Posted at: November 25th, 2009 10:33 pm (UTC)
Unicorn Lady

Sounds a fascinating read: definitely a Player Character!

It’s odd to think though, that the sort of behaviour that would prompt a bit of head-shaking and teeth-sucking in a game, and possible longer term consequences, depending on the GM, is not apparently considered very reprehensible or shameful in real life less than 150 years ago.

Yes: this is very much the sort of issue that comes up when looking at historical fiction and film. (This article is a favourite of mine.) I do think it is a problem when writers (or indeed, gamers) cannot put their contemporary selves and mind-sets aside and look at the past on its own terms. Some 18C people of whom I am very fond had a West Indian estate, which means they had slaves. It was not considered unusual or aberrant at the time. When I write about them, I note it as a fact, but I'm not going to get on my Abolitionist high-horse about it, because that did not become a major cause until a few decades later. Similarly, with mediæval people, I know they would have held views on a range of subjects which I would regard as weird/abhorrent in the present day; but they were not living in the present day: the kind of knowledge available to them and their understanding of the world derived from it were radically different. To expect them to have a 21C mind-set would be wrong.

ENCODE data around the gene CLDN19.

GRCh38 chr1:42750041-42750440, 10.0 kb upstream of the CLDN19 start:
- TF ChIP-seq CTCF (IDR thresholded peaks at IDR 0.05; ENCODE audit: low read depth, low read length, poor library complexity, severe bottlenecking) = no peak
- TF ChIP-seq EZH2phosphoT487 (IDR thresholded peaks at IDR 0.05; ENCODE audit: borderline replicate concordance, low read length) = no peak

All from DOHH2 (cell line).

Posted by: Gavin Greig (ggreig)
Posted at: November 26th, 2009 12:29 am (UTC)
Simpsons

Good article, thanks for the link.

I don't mind a bit of "historical escapism" with 21st-Century-style characters dropped into a setting they're unlikely to have developed in, but I certainly share your view that its prevalence is worrying. A bit more balance and historically considerate fiction would be welcome.